I have a question, can you please explain how the membership of BCCOM can change the position or public stance that BCCOM has on helmets
and/or loud exhausts.
I am not sure of how your bylaws read, but let us consider this hypothetical situation
If 200+ BCCOM members showed for a meeting could they up bring a series of motions to the floor for a vote.
Motions that read perhaps like these two;
"BCCOM as of (insert date of next BCCOM meeting), has asked the BC Government to immediately bring into effect helmet legislation that will require all riders of motorcycles (as defined by the Highway Traffic Act) to wear either full face or 3/4 motorcycle helmets. These helmets must meet, as a minimum standard, either DOT or Snell Certification, and be no older that 5 years old as per the manufacturers chin strap stamp." We ask that there be a 60 day "grace"period from when the legislation is passed until the law comes into effect so that all motorcyclists will have ample time to aquire the required headgear.
and a second motion that reads
"BCCOM's position on motorcycle exhaust systems is that the use of unbaffled or flow though exhaust and muffler systems is inappropriate. BCCOM views it's position on noise as an example of it's positive liason between the general public and the motorcycle community at large. BCCOM fully supports voth the use of OEM exhaust sytems or after market systems that meet the following standards:
The maximum exhaust noise standard that is acceptable is 105 dBA based on the SAE J1287 test procedure. Motorcycles with stock OEM exhaust bearing the manufacture's stamp are exempt from roadside testing unless, in the opinion of a designated peace officer , they appear to be excessively loud. Motorcycles with non-original equipment exhaust will be required to pass the noise test described below.
Detailed Discussion of the Test Procedure and Standard:
Noise standards that apply to OEM motorcycles are based on a test procedure developed by the Society of Automotive Engineers (SAE) that measures vehicle noise levels during acceleration at a distance of 50 feet. Although this is the most representative test procedure available, detailed requirements for the test course make this test impractical without a test track. In recognition of the practical problems of running the drive-by test, SAE has developed a much simpler procedure suitable for use at the roadside or in a parking lot. This test, SAE J1287, involves measuring the exhaust volume of a stationary motorcycle running at 50% of its maximum allowable engine speed while in neutral. To limit the influence of other noise sources in the vicinity, the procedure specifies measuring the noise level at a distance of only 20 inches to the rear of the exhaust outlet. Because of the short distance between the exhaust outlet and the sound level meter, the absolute noise levels measured with the J1287 procedure are higher than on the drive-by test; however, the ranking of vehicles is similar.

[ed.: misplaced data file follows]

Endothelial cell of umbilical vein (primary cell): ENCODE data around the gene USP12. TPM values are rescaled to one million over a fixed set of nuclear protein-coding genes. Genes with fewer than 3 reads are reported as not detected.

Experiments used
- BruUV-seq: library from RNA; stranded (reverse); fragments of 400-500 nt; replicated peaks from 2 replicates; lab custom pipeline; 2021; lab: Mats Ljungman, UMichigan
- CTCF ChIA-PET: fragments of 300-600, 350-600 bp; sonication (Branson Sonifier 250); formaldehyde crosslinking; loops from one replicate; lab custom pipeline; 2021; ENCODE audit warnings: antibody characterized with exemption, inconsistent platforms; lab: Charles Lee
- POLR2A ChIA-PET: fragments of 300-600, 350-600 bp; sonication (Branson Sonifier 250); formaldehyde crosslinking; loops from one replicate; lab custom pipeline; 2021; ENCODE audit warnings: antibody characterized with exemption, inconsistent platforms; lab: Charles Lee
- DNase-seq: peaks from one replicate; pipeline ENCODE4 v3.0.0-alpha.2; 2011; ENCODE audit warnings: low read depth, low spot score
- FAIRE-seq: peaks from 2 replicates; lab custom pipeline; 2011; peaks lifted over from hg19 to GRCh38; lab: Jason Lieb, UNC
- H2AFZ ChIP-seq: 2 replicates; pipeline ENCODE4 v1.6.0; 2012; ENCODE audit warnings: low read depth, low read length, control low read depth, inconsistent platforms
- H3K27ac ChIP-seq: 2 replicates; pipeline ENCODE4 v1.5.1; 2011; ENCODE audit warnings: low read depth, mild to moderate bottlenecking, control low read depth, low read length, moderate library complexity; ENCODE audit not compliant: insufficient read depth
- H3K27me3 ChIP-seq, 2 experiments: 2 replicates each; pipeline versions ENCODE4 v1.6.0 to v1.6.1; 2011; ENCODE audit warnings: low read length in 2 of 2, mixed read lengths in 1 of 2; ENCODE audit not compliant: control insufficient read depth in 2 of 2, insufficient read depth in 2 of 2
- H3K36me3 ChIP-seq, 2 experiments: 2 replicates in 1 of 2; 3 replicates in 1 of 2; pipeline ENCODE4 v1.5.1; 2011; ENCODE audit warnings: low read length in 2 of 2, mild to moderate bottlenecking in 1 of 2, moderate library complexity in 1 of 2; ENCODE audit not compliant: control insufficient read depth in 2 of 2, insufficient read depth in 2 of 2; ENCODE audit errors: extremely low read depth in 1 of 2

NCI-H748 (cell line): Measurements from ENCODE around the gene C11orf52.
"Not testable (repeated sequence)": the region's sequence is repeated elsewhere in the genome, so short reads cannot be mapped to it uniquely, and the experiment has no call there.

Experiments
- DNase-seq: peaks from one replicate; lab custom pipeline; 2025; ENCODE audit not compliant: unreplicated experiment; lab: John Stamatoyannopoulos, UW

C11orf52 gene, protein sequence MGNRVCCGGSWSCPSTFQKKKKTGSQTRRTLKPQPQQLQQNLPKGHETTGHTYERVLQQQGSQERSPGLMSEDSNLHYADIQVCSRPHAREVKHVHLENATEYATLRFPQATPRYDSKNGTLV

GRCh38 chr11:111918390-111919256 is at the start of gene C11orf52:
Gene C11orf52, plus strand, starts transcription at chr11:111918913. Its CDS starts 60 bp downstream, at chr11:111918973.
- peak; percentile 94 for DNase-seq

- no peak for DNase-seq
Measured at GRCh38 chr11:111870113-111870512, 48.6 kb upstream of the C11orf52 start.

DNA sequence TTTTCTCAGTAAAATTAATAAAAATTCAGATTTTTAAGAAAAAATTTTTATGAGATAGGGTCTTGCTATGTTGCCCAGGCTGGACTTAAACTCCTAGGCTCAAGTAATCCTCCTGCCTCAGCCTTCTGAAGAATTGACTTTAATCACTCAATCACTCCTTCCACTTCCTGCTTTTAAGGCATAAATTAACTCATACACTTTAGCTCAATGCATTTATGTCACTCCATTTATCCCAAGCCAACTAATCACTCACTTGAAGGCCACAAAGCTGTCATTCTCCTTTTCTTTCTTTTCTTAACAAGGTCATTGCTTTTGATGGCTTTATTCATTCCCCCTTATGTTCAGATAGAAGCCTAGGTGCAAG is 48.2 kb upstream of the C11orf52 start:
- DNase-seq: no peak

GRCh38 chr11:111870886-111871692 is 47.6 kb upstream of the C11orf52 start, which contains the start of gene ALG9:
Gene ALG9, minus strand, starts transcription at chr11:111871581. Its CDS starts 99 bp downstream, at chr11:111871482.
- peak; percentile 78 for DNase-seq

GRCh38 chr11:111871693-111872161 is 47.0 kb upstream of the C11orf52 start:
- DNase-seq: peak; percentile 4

The standard that apply to motorcycles licensed in British Columbia is 105 dBA (decibels, A-scale). This standard is based on the highest noise level recorded using the J1287 procedure from a broad range of motorcycles with original equipment exhaust systems. Most motorcycles equipped with original equipment exhaust systems meet this standard by a wide margin. For example, late-model Honda Gold Wings have been measured at only 85 dBA on this test. Most late-model BMWs score between 90-94 dBA. In contrast, some Harley-Davidson models with OEM exhausts are as high as 105 dBA, which is the basis for the standard.
Because the decibel scale is logarithmic, a level of 105 dB sounds twice as loud as 95 dB and four times as loud as 85 dB. As a result, there is likely to be a four-to-one range in noise levels for motorcycles in British COlumbia. However, most people will not consider motorcycles at the loud end of this spectrum objectionable.
The noise meters used for the official testing will be certified to meet certain industry standards.
BCCOMM rormally asks the Provincial Government to amend the Motor Vehicle Act to reflect this change. We ask that there be a 60 day "grace"period from when the legislation is passed until the law comes into effect so that all motorcyclists will have ample time to insure that their motorcycles comply with the new noise standards
End of motions
Now I may have the wording and Acts incorrectly defined but this is more of a question to better understand how BCCOM works.
I looked on the BCCOM website and was unable to find the by-laws of BCCOM - how does one get a copy ?
The noise testing procedures listed above were those developed by the Iron Butt Association for the testing bikes prior to the Iron Butt Rally.
These noise limits are far more liberal that those allowed by Laguna Seca Raceway where on track days they state that:
"Laguna Seca Raceway has a 92 db noise limitation which is strictly enforced by track officials. No aftermarket pipes are allowed "
I look forward to your reply.